School vending machines losing favor
NEW YORK (Reuters) -- As popularity contests go, vending machines may no longer be part of the "in" crowd in American high schools. At least, that is the hope of some legislators and health advocates.
Last month, for example, the largest U.S. school district -- located in New York City -- decided to ban soft drinks, sweet snacks and candy from its vending machines. And more legislation, both state and local, is expected as legislators and educators battle a growing obesity epidemic.
"Over the last two years, we've noticed a vast increase in the number of bills introduced that would restrict or ban the sale of certain items in schools," said Tom McMahon, chief counsel for the National Automatic Merchandising Association, which represents companies that supply vending machines.
"At least 30 states have considered legislation," McMahon said. He says nutrition education, not bans, should be used to teach children about healthy eating habits.
But health advocates say education is not enough; schools should encourage good eating habits by offering healthy items like milk and unsalted pretzels while cutting access to junk foods.
"Vending sends the wrong message to children," said Margo Wootan, director of nutrition policy at the Center for Science in the Public Interest. "Schools should practice what they teach. They should teach nutrition in the classroom and they should model it in the hallways."
Banning sweets and other snacks means weaning schools off a revenue source at a time when schools are scrambling for money to fund even basic services.
For instance, California recently passed a law restricting the sale of soda, candy and fried chips in elementary and middle schools. But written into the bill was a provision that it can't take effect until funding becomes available to replace the vending machine revenue, raising concerns it may never be implemented.
Health advocates say the choice between nutrition and revenue is a false one. By offering nutritious items that also taste good, schools can keep kids healthy without giving up vending-machine dollars, Wootan said.
"A lot of schools have replaced soft drinks with healthier foods and they have not lost money," Wootan said.
Major vending companies say they are protected from bans and restrictions since they offer a range of products.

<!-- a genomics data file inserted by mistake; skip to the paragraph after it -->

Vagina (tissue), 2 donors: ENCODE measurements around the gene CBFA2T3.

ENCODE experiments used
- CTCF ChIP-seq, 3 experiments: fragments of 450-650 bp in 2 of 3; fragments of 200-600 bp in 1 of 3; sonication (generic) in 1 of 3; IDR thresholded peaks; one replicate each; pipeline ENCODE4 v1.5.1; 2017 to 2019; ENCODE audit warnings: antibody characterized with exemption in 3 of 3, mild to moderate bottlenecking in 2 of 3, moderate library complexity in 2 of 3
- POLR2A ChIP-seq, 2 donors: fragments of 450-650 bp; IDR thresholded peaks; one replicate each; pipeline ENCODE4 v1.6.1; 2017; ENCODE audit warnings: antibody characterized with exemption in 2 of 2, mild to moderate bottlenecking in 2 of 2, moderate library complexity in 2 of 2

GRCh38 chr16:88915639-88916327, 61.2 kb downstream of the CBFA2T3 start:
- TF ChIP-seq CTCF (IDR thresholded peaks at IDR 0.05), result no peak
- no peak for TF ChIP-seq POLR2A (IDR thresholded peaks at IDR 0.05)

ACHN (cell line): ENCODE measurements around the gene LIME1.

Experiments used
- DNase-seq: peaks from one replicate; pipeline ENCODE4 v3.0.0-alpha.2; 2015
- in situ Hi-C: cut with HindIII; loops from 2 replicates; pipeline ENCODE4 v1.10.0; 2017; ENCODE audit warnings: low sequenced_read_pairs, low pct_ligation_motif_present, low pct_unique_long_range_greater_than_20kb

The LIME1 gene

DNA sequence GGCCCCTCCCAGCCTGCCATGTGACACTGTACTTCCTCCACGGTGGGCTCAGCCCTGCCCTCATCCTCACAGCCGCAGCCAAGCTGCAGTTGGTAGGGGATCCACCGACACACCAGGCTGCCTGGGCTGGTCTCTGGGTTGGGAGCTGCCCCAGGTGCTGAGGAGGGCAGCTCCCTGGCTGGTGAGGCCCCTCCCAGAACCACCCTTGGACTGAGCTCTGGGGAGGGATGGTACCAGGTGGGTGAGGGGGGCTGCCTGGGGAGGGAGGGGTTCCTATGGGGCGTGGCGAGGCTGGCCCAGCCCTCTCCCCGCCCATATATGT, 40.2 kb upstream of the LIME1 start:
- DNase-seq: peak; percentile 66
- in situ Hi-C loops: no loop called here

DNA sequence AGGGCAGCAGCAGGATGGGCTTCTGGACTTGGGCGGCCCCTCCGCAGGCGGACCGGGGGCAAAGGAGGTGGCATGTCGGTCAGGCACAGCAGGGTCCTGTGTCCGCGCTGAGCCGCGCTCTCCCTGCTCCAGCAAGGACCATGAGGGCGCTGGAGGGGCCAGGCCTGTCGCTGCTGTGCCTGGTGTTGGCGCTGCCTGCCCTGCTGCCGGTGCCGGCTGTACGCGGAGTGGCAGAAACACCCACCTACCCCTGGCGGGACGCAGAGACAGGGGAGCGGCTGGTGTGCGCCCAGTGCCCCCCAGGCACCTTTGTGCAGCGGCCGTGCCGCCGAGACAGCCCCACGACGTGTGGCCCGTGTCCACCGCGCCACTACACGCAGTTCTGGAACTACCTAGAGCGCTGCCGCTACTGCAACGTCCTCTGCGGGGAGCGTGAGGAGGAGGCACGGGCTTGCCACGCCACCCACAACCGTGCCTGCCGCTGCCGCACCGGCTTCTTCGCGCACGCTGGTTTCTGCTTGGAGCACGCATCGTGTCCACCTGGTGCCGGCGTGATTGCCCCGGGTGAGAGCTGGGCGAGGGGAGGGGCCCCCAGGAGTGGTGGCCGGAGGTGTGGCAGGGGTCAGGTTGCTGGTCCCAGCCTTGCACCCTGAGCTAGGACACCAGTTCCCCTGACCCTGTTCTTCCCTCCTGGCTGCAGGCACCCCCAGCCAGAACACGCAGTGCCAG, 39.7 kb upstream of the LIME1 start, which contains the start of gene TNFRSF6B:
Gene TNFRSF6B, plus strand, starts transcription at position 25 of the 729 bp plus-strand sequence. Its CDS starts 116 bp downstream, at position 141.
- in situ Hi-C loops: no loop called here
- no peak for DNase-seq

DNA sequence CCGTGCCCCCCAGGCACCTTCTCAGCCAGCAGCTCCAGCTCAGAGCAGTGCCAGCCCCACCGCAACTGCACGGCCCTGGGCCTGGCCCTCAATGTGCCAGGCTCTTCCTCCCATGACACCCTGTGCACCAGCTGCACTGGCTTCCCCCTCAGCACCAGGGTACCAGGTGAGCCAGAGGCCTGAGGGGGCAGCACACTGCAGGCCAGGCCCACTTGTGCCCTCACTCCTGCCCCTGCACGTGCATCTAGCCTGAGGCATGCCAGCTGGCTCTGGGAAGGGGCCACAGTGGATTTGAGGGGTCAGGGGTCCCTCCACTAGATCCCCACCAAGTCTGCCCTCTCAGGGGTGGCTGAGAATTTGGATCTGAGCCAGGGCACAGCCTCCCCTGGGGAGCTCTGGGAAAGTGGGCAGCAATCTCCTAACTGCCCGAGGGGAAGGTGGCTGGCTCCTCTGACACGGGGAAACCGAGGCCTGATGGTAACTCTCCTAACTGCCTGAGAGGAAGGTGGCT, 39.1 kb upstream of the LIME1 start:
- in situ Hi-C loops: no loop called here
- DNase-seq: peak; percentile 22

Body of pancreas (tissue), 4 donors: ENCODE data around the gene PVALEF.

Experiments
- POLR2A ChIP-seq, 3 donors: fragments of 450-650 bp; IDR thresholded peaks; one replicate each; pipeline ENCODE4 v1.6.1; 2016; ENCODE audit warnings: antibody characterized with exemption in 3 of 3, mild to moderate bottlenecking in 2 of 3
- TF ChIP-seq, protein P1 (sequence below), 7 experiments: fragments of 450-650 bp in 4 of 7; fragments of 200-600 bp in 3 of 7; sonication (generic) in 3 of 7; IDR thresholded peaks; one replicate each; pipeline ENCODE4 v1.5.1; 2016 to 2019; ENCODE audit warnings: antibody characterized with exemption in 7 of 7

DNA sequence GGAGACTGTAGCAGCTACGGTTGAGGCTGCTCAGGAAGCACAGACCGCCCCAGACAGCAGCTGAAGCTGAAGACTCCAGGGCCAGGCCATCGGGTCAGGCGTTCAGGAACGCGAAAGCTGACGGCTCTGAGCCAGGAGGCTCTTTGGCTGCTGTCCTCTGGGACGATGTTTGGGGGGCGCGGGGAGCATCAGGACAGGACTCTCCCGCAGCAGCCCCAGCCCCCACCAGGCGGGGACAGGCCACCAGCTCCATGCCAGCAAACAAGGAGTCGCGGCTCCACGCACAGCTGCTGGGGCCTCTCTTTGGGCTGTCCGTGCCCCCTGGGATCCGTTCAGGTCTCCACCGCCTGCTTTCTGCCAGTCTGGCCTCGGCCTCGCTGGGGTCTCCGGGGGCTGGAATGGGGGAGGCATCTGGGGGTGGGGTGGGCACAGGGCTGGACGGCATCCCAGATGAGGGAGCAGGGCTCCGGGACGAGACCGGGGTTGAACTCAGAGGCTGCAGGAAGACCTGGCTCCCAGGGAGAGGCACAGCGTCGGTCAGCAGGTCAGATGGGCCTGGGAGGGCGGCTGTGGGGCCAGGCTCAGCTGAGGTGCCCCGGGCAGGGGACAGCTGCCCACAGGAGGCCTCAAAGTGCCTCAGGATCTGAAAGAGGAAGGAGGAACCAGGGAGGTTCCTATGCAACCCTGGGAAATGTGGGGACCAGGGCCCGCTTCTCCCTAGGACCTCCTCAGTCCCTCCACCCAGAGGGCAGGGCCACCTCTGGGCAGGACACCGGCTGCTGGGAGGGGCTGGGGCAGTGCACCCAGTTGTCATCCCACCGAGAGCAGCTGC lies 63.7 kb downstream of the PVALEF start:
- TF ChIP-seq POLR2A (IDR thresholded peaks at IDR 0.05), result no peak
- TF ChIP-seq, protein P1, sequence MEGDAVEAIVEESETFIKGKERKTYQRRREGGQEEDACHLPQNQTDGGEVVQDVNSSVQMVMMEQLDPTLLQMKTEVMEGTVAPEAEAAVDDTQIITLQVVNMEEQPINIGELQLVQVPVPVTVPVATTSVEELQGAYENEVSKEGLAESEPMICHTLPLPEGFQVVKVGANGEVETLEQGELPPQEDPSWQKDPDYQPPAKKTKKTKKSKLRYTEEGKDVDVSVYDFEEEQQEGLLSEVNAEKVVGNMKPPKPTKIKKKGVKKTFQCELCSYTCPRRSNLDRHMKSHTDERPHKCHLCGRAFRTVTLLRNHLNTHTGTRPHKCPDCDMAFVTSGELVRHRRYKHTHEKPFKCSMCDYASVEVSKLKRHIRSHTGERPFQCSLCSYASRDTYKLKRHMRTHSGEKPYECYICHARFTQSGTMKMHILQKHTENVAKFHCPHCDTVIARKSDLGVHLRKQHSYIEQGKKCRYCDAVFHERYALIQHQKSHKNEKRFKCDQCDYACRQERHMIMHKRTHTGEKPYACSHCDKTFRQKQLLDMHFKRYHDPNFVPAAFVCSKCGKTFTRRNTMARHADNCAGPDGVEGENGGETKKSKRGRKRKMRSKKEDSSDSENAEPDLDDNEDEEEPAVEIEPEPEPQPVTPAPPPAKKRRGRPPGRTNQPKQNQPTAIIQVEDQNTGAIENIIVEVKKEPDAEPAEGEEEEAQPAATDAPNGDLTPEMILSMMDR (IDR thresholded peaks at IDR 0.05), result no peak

"It's a real asset of Pepsi Bottling Group system to offer a wide portfolio of products, from good-for-you products like Aquafina water or Dole fruit juices to fun products like Mountain Dew or Pepsi," said Kelly McAndrew, a spokeswoman for Pepsi Bottling Group Inc. School vending makes up less than 1 percent of the company's total revenue, she said.
Indeed, in many vending contracts, decisions about what products to offer are made by administrators and teachers, in concert with the vending company.
Critics expressed concern not only about nutritional value, but also about big companies getting a captive and impressionable audience for their marketing message.
"We were told Coke makes very little money on our five-year exclusive contract so the implication is they're in the schools mainly to brand our kids," said Brita Butler-Wall, director of Seattle-based Citizens Campaign for Commercial-Free Schools.
A Coca-Cola Co. spokeswoman declined to specify financial terms of school contracts, but said, "We are in the schools because the schools are asking us to be there. We want our beverages to be wherever thirsty people are."
The Seattle school district earns about $330,000 a year from its vending machine contracts, Butler-Wall said.
"Soft drink and other food companies are in schools to make sales now and also to cultivate brand loyalty so they can sell to children for the rest of their lives," Wootan said.
Some companies are taking notice and trying to stay ahead of the curve on legislation. Earlier this month, Kraft Foods Inc. said it would stop marketing in schools.
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